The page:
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Though somewhat disturbed in the past, the vegetation
here has reached a fairly stable level and represents one of the finest mature
coastal freshwater marshes in Southern California.
The wetlands support a dense cover of brackish or freshwater marsh
vegetation interspersed with willow thickets.
The upland border comprises a stable riparian woodland community; the
lower, marshy areas are subject to winter flooding.
Approximately a third (8 hectares, 20 acres) of the
wetlands are composed of a cattail-bulrush community, with California bulrush,
Scirpus californicus, the dominant in most of the area.
There are also pure stands of Scirpus americanus.
Some 15 hectares (35 acres) are covered by willow thickets consisting of
almost pure stands of arroyo willow, Salix lasiolepis.
An undercover is absent in most areas, though at the lower margins the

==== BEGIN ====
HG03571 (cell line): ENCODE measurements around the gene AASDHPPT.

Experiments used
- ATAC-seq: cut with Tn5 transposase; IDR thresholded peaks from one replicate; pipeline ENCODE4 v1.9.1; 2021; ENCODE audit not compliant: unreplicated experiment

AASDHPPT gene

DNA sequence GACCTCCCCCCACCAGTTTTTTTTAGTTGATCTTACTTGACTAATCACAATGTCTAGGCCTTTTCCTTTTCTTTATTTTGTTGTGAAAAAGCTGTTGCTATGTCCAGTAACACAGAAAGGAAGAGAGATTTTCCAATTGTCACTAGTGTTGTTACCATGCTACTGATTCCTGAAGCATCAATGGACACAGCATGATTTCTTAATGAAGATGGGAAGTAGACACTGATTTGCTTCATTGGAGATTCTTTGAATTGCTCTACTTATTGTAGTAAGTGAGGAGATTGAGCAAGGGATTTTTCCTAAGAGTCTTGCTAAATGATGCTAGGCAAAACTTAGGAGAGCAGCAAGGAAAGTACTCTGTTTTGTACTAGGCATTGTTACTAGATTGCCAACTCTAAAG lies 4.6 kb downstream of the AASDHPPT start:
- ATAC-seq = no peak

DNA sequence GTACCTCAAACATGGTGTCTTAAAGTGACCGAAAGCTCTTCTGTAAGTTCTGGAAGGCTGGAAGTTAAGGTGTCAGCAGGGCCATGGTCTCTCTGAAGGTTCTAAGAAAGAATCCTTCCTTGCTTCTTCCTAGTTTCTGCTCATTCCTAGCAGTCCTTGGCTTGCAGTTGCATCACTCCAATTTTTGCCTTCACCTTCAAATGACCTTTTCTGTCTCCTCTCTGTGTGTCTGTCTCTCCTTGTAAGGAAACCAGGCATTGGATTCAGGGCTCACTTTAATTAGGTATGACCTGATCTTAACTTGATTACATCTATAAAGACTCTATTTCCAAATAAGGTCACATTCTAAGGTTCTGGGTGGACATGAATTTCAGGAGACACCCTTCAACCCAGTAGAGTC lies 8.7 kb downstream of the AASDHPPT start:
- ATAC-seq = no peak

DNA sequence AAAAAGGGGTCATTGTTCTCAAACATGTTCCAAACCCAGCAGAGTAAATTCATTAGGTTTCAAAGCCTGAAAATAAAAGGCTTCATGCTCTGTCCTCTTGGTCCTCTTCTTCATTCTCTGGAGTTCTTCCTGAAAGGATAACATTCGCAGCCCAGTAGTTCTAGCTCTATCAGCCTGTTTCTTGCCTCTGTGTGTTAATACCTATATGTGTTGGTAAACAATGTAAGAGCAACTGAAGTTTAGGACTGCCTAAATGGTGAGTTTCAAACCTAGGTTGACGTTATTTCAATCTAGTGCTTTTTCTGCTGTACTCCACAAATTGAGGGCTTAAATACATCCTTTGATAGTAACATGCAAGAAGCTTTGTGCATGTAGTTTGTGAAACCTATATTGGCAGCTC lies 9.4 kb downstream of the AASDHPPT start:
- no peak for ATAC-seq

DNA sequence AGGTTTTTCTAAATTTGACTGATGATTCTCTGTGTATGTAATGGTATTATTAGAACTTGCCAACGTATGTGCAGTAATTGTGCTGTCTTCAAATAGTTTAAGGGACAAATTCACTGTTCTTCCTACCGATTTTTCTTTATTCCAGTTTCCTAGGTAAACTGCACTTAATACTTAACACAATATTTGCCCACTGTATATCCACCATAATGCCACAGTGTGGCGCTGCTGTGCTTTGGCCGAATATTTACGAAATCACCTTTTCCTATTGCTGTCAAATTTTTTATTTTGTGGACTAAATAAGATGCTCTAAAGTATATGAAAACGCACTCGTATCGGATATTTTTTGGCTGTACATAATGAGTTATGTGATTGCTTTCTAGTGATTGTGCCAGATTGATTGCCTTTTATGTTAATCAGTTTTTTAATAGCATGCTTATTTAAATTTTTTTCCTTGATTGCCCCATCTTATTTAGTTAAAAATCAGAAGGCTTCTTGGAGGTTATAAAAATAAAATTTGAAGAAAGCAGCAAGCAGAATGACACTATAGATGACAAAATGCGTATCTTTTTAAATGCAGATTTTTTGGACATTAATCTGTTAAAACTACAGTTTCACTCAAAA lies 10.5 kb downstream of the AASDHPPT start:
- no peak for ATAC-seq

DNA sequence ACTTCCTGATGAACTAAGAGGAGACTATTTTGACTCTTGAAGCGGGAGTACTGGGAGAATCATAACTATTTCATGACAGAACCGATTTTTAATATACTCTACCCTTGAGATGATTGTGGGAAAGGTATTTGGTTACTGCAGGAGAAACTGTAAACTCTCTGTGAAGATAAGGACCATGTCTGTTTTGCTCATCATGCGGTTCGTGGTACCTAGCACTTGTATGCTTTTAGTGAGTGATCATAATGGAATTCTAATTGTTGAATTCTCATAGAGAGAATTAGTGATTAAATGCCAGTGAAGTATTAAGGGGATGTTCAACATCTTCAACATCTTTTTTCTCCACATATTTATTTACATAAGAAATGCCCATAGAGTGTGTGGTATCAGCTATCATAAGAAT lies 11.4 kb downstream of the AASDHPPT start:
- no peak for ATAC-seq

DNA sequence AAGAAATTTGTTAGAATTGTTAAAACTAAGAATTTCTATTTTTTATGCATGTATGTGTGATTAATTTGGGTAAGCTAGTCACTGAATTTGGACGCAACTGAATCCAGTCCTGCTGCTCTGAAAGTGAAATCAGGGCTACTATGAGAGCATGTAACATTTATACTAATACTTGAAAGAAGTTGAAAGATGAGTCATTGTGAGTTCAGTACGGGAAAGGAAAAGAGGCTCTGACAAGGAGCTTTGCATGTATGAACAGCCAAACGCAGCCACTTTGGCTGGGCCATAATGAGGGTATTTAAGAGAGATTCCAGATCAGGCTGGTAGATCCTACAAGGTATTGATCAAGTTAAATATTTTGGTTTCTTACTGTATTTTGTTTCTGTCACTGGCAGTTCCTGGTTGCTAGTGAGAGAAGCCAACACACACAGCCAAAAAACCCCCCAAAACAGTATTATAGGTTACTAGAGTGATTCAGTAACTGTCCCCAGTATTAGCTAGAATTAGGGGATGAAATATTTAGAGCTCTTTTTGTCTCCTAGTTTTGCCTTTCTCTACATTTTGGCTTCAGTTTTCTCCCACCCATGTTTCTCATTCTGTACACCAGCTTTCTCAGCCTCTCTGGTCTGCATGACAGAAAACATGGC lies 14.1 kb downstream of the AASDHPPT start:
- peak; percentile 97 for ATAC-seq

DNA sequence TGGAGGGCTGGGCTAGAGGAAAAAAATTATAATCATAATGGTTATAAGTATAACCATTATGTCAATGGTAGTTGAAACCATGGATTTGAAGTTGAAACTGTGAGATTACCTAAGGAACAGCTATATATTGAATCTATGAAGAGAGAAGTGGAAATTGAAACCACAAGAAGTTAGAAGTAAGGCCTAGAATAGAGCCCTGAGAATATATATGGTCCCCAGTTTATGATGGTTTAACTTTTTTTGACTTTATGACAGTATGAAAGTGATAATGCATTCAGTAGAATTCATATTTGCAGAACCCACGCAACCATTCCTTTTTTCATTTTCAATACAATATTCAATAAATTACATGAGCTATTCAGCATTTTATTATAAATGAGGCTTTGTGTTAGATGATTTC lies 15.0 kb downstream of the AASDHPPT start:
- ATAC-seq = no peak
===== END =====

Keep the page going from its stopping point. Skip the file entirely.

cattails are appearing to invade following clearing.
On the upland margins these thickets grade into shrubby willows or
riparian woodland which is dominated by California sycamore, Platanus
Fringing the bulrush on the inland border of the marsh is a Jaumea-rush
community with Mexican rush, Juncus mexicanus, prominent.
Several algae, Chara sp. and Enteromorpha sp., are found in the open
pools. Fifty-eight species of plants have been recorded in the area.
Animal life is abundant.
The marsh, which is formed by the intermittent San Mateo
River, is bounded on the northwest by a steep
railroad crosses the marsh and there has been some road building but little
recent activity. There is some
Peta J. 1969.
A Survey of the Coastal Wetland Vegetation of North San Diego County.
Mimeo. California Department of Fish and Game, Sacramento.
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